Finding a Good Germ

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This winter brought the spread of so many flu germs and lots of trips to the doctor. Luckily, finding a “germ” in the garden can be a happy thing.  As defined by Webster, “a germ is a small mass of living substance capable of developing into an organism or one of its parts.” Yes, a “germ” is the beginning of something good in the garden, and that probably means a plant! Spring will begin this month and a great way to welcome her is to start some seeds indoors—germinate them!

You probably have some supplies for this project on hand, so let’s get started.

1. Decide on your container. Old egg cartons will work as will old ice trays. If you have neither, empty yogurt containers or any small plastic or glass cups will work, too. They do not have to be very deep.

2. Potting soil. It’s easily purchased at a nursery or garden store and nowadays, even grocery stores and drug stores carry small bags. You don’t need a lot to start a few packs of seeds.

3. Seeds. Maybe you saved some from your favorite bloomers last year? If not, seeds are easy to order online or purchase from your local nursery. It’s fun to start a plant you may not be able to buy locally from seed and then see how it does in your own garden. Remember, seeds are very inexpensive. Store your seeds in the freezer for a day or two before planting to replicate the conditions they would face outdoors before germination.

4. Water. I think we all have a tap in the house!

5. Light. A sunny windowsill is your best bet here. A spot under a light that can be left on from dawn to dusk will work well too!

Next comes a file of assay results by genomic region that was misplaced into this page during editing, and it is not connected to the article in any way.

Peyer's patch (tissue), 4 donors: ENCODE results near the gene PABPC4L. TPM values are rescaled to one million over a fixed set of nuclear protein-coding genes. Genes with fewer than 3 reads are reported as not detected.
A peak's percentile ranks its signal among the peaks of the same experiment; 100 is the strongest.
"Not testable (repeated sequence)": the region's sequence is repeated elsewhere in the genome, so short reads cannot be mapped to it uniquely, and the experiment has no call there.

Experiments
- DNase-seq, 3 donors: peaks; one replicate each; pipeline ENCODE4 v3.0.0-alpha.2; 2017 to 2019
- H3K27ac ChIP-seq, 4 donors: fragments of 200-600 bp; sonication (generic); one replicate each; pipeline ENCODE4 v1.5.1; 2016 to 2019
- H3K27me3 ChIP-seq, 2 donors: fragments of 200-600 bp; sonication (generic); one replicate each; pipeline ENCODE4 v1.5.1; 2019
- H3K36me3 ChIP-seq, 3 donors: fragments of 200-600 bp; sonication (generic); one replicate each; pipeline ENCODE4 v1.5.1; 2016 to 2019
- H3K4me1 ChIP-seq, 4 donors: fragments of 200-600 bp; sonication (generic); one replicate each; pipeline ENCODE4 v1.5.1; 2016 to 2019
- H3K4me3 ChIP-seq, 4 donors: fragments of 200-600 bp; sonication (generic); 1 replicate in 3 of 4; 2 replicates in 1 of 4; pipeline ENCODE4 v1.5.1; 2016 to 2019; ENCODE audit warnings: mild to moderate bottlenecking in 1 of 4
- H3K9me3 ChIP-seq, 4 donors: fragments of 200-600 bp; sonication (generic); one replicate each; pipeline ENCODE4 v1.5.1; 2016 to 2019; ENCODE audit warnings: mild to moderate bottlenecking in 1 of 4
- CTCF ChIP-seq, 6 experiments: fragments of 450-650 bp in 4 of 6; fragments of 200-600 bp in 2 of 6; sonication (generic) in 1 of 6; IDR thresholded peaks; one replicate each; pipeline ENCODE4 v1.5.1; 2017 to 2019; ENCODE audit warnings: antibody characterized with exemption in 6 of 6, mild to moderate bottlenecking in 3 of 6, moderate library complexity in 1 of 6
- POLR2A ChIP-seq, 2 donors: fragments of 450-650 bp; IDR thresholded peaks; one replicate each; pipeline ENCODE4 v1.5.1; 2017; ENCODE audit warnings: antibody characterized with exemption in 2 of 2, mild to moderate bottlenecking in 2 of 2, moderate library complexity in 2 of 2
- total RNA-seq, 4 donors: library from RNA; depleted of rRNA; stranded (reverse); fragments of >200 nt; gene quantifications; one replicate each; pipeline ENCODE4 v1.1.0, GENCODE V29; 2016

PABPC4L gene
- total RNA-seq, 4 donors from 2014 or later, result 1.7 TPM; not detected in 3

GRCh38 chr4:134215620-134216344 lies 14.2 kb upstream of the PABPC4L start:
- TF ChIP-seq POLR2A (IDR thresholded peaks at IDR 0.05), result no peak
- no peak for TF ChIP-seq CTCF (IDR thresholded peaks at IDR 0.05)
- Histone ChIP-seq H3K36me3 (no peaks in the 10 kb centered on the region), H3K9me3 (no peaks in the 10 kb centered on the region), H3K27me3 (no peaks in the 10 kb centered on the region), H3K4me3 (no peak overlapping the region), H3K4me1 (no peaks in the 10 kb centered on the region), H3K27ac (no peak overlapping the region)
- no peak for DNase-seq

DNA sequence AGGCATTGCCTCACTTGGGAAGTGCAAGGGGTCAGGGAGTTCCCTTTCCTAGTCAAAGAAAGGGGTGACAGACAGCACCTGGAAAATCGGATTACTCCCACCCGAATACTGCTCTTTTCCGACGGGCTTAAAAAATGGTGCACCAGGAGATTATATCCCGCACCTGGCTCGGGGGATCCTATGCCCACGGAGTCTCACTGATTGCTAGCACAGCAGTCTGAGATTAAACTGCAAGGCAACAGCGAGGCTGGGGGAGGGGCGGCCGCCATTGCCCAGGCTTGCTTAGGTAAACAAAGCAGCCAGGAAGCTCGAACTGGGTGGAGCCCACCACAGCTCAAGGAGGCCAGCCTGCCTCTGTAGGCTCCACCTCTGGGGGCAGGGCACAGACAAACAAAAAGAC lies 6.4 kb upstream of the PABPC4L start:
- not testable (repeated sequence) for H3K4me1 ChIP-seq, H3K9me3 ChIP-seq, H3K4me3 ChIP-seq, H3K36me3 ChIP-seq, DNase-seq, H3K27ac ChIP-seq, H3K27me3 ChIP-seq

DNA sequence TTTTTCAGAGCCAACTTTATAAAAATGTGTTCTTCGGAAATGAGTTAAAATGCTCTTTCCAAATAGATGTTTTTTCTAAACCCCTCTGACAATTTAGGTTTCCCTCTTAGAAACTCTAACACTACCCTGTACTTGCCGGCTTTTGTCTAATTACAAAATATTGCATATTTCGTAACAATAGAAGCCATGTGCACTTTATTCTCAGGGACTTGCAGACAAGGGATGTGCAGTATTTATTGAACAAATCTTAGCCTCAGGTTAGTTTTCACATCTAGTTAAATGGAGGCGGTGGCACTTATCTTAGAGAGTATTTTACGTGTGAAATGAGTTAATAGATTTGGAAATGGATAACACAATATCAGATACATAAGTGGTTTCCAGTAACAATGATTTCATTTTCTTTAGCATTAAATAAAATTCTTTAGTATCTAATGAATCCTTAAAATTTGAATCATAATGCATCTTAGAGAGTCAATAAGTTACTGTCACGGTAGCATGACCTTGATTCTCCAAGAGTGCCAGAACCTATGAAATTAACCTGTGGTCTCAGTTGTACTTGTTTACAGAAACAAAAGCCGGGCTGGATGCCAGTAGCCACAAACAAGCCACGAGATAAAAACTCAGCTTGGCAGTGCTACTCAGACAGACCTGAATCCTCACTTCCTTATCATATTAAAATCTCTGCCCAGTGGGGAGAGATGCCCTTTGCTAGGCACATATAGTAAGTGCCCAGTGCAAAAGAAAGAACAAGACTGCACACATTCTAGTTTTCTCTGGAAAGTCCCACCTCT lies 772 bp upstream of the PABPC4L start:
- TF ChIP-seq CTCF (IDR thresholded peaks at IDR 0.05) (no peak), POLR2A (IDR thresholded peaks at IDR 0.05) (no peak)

With supplies in hand, get your project going. Make sure your container is clean. Moisten the potting soil so that it is damp like a squeezed sponge. No lumps permitted. Fill the containers and level off.  Place at least three seeds in each container.  All may not germinate, but if they do, you can thin them later.

Use your finger to make a hole for the seed and then drop in and cover.  Use a popsicle stick and a sharpie to label which seeds are in each container or tape a label on the container itself. Now sprinkle with a bit more water. These incubators need to be kept moist but not liquid. If you slip them inside a baggie and zip it up you will only have to replace the water once a week or so.

Each seed packet should give you a germination schedule. Once you see sprouts, remove the plastic and enjoy the “grow show!”  After good Friday, or the last frost, plant your seedlings in the appropriate garden spot.

This is a winter project that will carry over into summer enjoyment. Time is of the essence, so start today and enjoy a good “germ!”



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